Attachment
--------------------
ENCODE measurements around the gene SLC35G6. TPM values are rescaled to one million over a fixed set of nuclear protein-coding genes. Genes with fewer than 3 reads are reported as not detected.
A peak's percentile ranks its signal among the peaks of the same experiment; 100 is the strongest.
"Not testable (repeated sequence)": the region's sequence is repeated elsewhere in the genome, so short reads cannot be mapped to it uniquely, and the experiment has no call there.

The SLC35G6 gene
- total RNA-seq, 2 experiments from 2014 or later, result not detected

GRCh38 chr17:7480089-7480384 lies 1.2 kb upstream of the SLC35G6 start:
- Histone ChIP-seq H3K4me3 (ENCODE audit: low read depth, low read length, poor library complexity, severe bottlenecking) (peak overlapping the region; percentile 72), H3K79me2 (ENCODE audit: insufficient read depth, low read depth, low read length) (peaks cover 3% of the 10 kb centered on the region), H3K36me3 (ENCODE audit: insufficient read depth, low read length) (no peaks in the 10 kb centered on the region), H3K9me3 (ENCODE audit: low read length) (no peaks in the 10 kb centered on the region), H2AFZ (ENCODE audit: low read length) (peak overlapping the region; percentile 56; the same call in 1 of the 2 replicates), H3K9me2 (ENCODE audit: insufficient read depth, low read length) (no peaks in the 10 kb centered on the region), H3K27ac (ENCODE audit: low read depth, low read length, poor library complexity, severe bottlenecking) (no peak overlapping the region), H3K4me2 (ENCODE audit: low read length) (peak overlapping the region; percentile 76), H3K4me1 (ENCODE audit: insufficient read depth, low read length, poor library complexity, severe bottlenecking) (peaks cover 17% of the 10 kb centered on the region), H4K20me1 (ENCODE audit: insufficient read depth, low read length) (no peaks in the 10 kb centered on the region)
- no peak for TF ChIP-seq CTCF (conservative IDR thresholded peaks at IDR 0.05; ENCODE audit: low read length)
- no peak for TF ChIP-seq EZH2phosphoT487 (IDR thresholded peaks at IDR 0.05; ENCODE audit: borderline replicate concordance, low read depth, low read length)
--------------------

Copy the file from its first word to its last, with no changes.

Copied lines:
ENCODE measurements around the gene SLC35G6. TPM values are rescaled to one million over a fixed set of nuclear protein-coding genes. Genes with fewer than 3 reads are reported as not detected.
A peak's percentile ranks its signal among the peaks of the same experiment; 100 is the strongest.
"Not testable (repeated sequence)": the region's sequence is repeated elsewhere in the genome, so short reads cannot be mapped to it uniquely, and the experiment has no call there.

The SLC35G6 gene
- total RNA-seq, 2 experiments from 2014 or later, result not detected

GRCh38 chr17:7480089-7480384 lies 1.2 kb upstream of the SLC35G6 start:
- Histone ChIP-seq H3K4me3 (ENCODE audit: low read depth, low read length, poor library complexity, severe bottlenecking) (peak overlapping the region; percentile 72), H3K79me2 (ENCODE audit: insufficient read depth, low read depth, low read length) (peaks cover 3% of the 10 kb centered on the region), H3K36me3 (ENCODE audit: insufficient read depth, low read length) (no peaks in the 10 kb centered on the region), H3K9me3 (ENCODE audit: low read length) (no peaks in the 10 kb centered on the region), H2AFZ (ENCODE audit: low read length) (peak overlapping the region; percentile 56; the same call in 1 of the 2 replicates), H3K9me2 (ENCODE audit: insufficient read depth, low read length) (no peaks in the 10 kb centered on the region), H3K27ac (ENCODE audit: low read depth, low read length, poor library complexity, severe bottlenecking) (no peak overlapping the region), H3K4me2 (ENCODE audit: low read length) (peak overlapping the region; percentile 76), H3K4me1 (ENCODE audit: insufficient read depth, low read length, poor library complexity, severe bottlenecking) (peaks cover 17% of the 10 kb centered on the region), H4K20me1 (ENCODE audit: insufficient read depth, low read length) (no peaks in the 10 kb centered on the region)
- no peak for TF ChIP-seq CTCF (conservative IDR thresholded peaks at IDR 0.05; ENCODE audit: low read length)
- no peak for TF ChIP-seq EZH2phosphoT487 (IDR thresholded peaks at IDR 0.05; ENCODE audit: borderline replicate concordance, low read depth, low read length)